Nova Scotia could replace LifeFlight contractor

A LifeFlight helicopter drops off a patient in Point Pleasant Park, in Halifax. The patient was then transported to hospital by ambulance.
A LifeFlight helicopter drops off a patient in Point Pleasant Park, in Halifax. The patient was then transported to hospital by ambulance. Ross Lord/Global News

Nova Scotia is considering ditching the current helicopter provider for its air ambulance service, says Health Minister Leo Glavine.

The service was forced to stop landing on hospital helipads in April following an audit from Transport Canada. The regulator told Canadian Helicopters, which provides the helicopter, that it doesn’t meet the standards necessary to land on helipads in densely populated areas.

Transport Canada changed the regulations for the Sikorsky S-76A helicopter in 2007. Canadian Helicopters says while it didn’t meet the letter of the regulation, it was told by Transport Canada during its yearly audits that the helicopter met the intent of the regulations.

READ MORE: LifeFlight helicopter company knew in 2007 that regulations changed

Glavine says he was never told that the helicopter was operating under special circumstances. He says he first heard about the non-compliance on April 1, 2016.

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Progressive Conservative Leader Jamie Baillie says the lack of information on how this was allowed to happen is “unacceptable.”

“Somebody has to be held accountable for the lack of LifeFlight service, and that person is the minister of health.” Baillie said.

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When the 2007 regulations were brought into force, no helicopters in Canada met the standard. However other provinces have already phased out the same Sikorsky model for air ambulance services. For example, Ontario switched to another helicopter three years ago.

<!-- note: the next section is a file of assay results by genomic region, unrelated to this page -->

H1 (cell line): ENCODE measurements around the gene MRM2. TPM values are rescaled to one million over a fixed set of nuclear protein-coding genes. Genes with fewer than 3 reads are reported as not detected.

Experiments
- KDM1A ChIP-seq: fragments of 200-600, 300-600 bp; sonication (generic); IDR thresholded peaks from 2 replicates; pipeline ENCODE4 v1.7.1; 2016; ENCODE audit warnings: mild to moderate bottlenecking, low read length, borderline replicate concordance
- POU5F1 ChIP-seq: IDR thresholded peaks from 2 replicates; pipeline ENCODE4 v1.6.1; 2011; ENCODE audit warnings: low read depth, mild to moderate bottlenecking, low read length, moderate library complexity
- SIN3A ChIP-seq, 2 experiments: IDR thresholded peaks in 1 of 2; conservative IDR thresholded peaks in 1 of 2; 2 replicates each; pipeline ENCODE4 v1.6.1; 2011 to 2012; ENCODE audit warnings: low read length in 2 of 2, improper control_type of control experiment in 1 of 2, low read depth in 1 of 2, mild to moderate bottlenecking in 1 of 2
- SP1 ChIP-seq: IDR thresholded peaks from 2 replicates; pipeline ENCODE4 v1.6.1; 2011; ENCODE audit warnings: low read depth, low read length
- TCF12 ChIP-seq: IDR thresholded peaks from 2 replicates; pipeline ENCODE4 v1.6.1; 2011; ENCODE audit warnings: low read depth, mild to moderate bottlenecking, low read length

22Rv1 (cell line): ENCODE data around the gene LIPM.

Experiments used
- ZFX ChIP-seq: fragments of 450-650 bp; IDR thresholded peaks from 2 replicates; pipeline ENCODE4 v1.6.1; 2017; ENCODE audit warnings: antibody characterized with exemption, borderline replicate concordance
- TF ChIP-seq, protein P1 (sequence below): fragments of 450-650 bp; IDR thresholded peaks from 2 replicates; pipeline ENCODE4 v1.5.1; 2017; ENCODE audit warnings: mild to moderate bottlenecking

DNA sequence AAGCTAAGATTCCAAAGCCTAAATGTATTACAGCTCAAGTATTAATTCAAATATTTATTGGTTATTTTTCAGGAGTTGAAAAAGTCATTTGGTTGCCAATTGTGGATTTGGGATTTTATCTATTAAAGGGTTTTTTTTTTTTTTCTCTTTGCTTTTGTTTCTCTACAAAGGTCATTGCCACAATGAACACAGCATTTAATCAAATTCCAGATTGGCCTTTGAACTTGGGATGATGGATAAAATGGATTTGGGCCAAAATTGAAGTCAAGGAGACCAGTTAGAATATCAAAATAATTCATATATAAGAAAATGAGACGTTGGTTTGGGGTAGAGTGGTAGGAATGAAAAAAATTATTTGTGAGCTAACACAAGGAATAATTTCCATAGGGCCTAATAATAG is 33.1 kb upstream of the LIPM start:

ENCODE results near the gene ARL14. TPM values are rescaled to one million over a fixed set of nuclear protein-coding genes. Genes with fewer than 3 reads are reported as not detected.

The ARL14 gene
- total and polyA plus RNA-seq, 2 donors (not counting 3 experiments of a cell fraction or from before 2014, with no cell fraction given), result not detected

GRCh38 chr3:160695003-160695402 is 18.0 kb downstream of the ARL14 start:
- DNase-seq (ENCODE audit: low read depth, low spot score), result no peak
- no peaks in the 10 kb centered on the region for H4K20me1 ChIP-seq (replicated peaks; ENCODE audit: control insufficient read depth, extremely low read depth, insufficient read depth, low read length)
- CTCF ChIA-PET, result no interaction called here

Contract can be cancelled with 90 days notice

Glavine says staff are reviewing the role of the health department, Emergency Health Services, Transport Canada, and Canadian Helicopters.

“We need to review what has gone on, why it took place as it did,” Glavine says.

He wants to know if the contract needs to be written differently so that department staff are informed about the helicopter’s compliance with regulations. He says he’s checked back with previous health ministers from the former NDP and Progressive Conservative governments and they all say they had no knowledge of what was going on.

“This gives us the opportunity to take a look at the contract and maybe at the end of the day we will have a different provider,” Glavine says.

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The contract with Canadian Helicopters can be cancelled at any time as long as either party gives 90 days notice. The company has been the only provider for LifeFlight since it started 20 years ago; the company’s contract costs $3.6 million per year.

Nova Scotia is on the hunt for a new helicopter that will meet Transport Canada regulations. It’s expected to take between six and nine months to secure a helicopter and get staff fully trained on the equipment.

The emergency helicopter flies critically ill patients to helipads at hospitals in Halifax and Digby, N.S. The flights now land at certified helipads and patients are brought to hospital by ground ambulance.

With files from The Canadian Press

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